Monday, October 27, 2008

ON ACTING: The Everyday-Balanced Person Model of Character Development and Storytelling

One very common model of storytelling in drama begins with the everyday-balanced-person. When the story opens, the central character is a human universe at rest, equilibrium set: happily married; or good job; overall content with life. The central character's emotional teeter-totter is poised at the fulcrum.

But soon (most film writing theorists suggest by page 10 in the script) that balance is disrupted by an untoward event, an initiating crisis: the murder of a love one, a false arrest by the authorities, or the visit by a space alien.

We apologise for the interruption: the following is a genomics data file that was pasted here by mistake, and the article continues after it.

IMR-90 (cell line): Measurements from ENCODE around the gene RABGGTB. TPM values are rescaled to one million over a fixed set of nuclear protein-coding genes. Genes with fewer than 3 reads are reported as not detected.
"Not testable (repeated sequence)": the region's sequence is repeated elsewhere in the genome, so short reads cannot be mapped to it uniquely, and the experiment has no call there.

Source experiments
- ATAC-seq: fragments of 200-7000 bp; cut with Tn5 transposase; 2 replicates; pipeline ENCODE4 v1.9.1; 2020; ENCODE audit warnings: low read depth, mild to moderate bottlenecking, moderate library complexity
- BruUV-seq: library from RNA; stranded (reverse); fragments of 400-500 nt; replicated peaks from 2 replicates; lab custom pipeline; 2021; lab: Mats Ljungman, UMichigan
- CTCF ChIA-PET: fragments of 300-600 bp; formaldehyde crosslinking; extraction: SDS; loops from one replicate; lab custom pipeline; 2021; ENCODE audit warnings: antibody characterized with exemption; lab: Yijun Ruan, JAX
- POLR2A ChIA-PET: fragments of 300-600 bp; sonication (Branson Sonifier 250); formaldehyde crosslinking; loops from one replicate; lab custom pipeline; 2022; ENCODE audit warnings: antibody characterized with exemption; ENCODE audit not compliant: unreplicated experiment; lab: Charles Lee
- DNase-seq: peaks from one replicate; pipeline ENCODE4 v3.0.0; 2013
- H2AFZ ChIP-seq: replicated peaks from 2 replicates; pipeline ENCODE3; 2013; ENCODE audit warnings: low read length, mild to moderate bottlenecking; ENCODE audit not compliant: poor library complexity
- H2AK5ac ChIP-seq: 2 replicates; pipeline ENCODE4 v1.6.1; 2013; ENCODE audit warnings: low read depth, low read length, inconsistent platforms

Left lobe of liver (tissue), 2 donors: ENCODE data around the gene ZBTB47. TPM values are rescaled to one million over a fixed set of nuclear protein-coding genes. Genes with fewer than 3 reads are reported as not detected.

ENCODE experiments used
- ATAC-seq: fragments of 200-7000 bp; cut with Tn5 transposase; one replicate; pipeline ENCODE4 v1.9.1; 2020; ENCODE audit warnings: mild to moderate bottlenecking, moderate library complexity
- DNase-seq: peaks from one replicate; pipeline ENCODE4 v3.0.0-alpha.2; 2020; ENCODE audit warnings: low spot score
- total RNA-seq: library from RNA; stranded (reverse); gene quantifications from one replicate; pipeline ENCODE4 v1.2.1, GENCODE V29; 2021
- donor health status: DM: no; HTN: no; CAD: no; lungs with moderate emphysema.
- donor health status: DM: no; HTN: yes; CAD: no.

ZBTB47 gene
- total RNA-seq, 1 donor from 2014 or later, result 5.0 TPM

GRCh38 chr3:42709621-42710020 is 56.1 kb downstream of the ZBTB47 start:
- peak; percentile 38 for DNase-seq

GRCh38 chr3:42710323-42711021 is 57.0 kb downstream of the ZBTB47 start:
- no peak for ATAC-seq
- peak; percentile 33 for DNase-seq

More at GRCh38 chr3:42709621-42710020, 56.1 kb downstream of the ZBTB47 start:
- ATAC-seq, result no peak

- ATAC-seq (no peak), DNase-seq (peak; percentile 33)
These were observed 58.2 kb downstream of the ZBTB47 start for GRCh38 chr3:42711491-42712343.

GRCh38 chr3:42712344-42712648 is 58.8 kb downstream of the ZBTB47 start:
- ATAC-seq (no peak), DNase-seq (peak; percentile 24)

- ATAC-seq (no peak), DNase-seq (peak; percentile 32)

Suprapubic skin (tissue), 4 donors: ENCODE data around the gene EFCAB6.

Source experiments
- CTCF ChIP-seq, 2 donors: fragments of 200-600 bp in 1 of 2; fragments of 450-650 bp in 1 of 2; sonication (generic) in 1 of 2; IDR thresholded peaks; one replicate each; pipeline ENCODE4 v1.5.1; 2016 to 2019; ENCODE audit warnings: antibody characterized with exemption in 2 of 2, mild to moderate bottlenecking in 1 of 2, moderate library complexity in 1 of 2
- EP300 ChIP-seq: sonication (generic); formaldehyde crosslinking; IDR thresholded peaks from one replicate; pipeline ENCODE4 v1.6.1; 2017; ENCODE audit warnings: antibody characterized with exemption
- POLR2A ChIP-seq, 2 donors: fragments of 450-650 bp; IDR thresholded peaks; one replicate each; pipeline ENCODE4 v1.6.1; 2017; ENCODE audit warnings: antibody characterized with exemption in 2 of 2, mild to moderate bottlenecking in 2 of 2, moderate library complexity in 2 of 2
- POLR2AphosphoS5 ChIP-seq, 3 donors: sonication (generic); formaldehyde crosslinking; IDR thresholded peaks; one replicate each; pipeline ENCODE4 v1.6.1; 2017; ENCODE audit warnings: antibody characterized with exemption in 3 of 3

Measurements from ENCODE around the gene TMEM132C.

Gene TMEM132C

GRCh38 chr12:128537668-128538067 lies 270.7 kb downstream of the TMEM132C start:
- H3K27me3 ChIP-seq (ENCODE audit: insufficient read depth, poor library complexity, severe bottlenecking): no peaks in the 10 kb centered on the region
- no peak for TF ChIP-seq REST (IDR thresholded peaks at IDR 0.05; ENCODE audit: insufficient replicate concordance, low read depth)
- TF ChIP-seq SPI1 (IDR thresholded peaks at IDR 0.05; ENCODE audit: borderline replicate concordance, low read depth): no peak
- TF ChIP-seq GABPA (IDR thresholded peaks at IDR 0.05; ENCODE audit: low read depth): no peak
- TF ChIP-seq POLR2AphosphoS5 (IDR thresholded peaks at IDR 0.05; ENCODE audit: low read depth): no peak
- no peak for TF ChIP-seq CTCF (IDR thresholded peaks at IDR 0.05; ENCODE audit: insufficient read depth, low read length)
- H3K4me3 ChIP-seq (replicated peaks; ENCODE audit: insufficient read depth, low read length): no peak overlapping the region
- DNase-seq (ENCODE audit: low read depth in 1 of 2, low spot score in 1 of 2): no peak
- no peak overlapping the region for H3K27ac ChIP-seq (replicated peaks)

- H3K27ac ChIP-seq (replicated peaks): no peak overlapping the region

The emotionally balanced teeter-totter is now thrown off. Seriously tilted, the disturbing emotions caused by the crisis begin to dominate the hero's emotional life. The rest of the story is the character’s attempt to re-assert balance on life's fulcrum by accomplishing a corrective objective: find the murderer, establish one’s innocence, and see the alien successfully off to her home planet and ease the emotional disquiet…and set the character's personal world and feelings in order again: through plot resolve and emotional homeostasis.


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